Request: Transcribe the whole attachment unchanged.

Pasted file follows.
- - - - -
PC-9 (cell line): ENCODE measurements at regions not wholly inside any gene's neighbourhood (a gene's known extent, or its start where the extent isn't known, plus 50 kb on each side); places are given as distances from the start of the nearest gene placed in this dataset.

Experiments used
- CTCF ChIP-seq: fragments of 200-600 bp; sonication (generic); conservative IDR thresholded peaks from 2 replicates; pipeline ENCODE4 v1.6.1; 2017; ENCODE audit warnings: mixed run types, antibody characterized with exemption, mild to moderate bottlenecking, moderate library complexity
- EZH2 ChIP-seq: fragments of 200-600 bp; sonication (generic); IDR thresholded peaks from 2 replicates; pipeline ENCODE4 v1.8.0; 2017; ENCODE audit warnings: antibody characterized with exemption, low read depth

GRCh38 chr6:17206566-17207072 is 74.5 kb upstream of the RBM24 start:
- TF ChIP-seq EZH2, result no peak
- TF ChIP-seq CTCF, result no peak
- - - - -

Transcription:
PC-9 (cell line): ENCODE measurements at regions not wholly inside any gene's neighbourhood (a gene's known extent, or its start where the extent isn't known, plus 50 kb on each side); places are given as distances from the start of the nearest gene placed in this dataset.

Experiments used
- CTCF ChIP-seq: fragments of 200-600 bp; sonication (generic); conservative IDR thresholded peaks from 2 replicates; pipeline ENCODE4 v1.6.1; 2017; ENCODE audit warnings: mixed run types, antibody characterized with exemption, mild to moderate bottlenecking, moderate library complexity
- EZH2 ChIP-seq: fragments of 200-600 bp; sonication (generic); IDR thresholded peaks from 2 replicates; pipeline ENCODE4 v1.8.0; 2017; ENCODE audit warnings: antibody characterized with exemption, low read depth

GRCh38 chr6:17206566-17207072 is 74.5 kb upstream of the RBM24 start:
- TF ChIP-seq EZH2, result no peak
- TF ChIP-seq CTCF, result no peak